the harlem experiment (***)
The Harlem Experiment is the third in Ropeadope's "experiment" series of albums, which each set out to explore the life and culture of the chosen city, as interpreted by local musicians. After Philadelphia and Detroit comes Harlem, which to my knowledge is a large neighbourhood of New York City rather than a city itself; but with a rich enough cultural and musical history to be deserving of such a tribute anyway. Considering that cultural heritage it should come as no surprise that this is a record that uses Latin jazz, funk and hip-hop to tell Harlem's story; unfortunately it never comes close to matching any of the better Latin jazz and funk records that have come from Harlem already, so is of little appeal to anyone with limited interest in Harlem generally.
On the surface The Harlem Experiment is a finely-executed concept album. There are no off-topic distractions – no tales of Bronx life or excursions to Central Park – and each song delivers something in the way of Harlem flavour. The 15-track album includes sampled radio debates on civil rights, descriptive monologues of specific scenes, and instrumental tracks that succeed in painting pictures: of meandering street life, families hanging out on the stoop, or friends chilling in a café. In other words, these instrumentals comprise slow jazzy grooves that don't really want to go anywhere. There are two tracks that stand-out as highlights: James Hunter presents a live and rather lo-fi version of "Rose In Spanish Harlem" that has charm in abundance, and the closing track "Walking Through Harlem" features hypnotic guitar lines and impassioned vocals from Olu Dara.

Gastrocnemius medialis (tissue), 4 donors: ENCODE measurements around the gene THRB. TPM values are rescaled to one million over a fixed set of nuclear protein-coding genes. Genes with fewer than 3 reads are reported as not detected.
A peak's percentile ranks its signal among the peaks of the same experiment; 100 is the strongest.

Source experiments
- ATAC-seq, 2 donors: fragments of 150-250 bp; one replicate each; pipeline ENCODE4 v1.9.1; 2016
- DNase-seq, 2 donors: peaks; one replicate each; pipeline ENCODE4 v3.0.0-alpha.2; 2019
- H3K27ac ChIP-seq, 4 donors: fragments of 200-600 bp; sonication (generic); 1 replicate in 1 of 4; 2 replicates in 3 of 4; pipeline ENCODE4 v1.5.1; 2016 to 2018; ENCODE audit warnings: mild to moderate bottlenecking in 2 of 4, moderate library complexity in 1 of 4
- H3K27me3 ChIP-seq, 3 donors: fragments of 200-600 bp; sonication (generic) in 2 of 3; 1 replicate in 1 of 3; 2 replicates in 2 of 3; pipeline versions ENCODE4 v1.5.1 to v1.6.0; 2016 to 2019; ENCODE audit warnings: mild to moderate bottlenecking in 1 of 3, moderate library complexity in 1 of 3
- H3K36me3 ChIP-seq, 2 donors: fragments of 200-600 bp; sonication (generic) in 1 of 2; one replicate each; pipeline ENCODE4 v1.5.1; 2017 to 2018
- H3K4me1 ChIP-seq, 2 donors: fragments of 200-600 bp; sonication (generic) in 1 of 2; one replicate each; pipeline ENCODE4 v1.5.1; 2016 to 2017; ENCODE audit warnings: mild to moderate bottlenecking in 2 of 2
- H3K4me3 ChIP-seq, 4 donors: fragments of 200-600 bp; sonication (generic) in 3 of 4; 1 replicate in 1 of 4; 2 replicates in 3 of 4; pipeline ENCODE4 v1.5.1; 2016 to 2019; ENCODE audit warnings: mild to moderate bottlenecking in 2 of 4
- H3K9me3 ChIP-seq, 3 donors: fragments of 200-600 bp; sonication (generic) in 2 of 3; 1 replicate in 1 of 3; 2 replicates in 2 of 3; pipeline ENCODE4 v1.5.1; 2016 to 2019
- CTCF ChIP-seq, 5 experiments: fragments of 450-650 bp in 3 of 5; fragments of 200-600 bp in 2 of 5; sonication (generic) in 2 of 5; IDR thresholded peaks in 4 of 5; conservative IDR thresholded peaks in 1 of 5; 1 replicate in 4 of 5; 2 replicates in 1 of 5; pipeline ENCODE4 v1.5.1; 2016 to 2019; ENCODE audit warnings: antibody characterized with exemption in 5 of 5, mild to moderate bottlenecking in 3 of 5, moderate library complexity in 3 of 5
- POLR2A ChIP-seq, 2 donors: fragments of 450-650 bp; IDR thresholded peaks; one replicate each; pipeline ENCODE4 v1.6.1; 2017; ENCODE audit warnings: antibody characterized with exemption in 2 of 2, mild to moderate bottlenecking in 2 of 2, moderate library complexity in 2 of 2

However, the biggest misstep comes halfway through, when we get an anaemic cover of Jimmy Castor's funk classic "It's Just Begun" after an impressive monologue explaining that Harlem's future is brighter than it's past. The greatest thing about the original was its sheer driving force, but this version replaces that with a meek shuffle and aimless noodling sprinkled over the top. It also features horribly dated synths, the kind of synths that a low-budget 70s sci-fi series might employ to denote travelling forward in time to the mysterious Y2K. I don't think that's the kind of retro-referencing futurism the interlude was intending to relate to. Another mistake is "Lil' Bit", a 4-minute story of a local girl who's a wannabe rapper, which is far too long to justify more than one listen.
Of course, thanks to the skip button (and now the delete button), a couple of poor tracks can be excised from any album at the listeners discretion. But even with those two lead weights dropped, The Harlem Experiment still fails to gain much height. "One For Malcolm" begins with an empowering Malcolm X speech, over which a solo trumpeter squawks and squeals as if to suggest disquiet or protest. I want it to burst open and thrust forward into a great cacophonous freak-out, but it never does: it continues to squeal, calms down, floats around, and then fades away. That's not how I remember Eddie Palmieri doing things, and that demonstrates the main let-down of The Harlem Experiment.
If you don't own the best recordings by Palmieri, Ray Barretto and the other NuYoricans already, they deserve prioritisation over this; if you do, this is going to strike you as inferior anyway. The Harlem Experiment is by no means a bad record, but considering the vast volume of albums furiously fighting each other for your precious listening time, it's just not quite good enough to warrant special recommendation.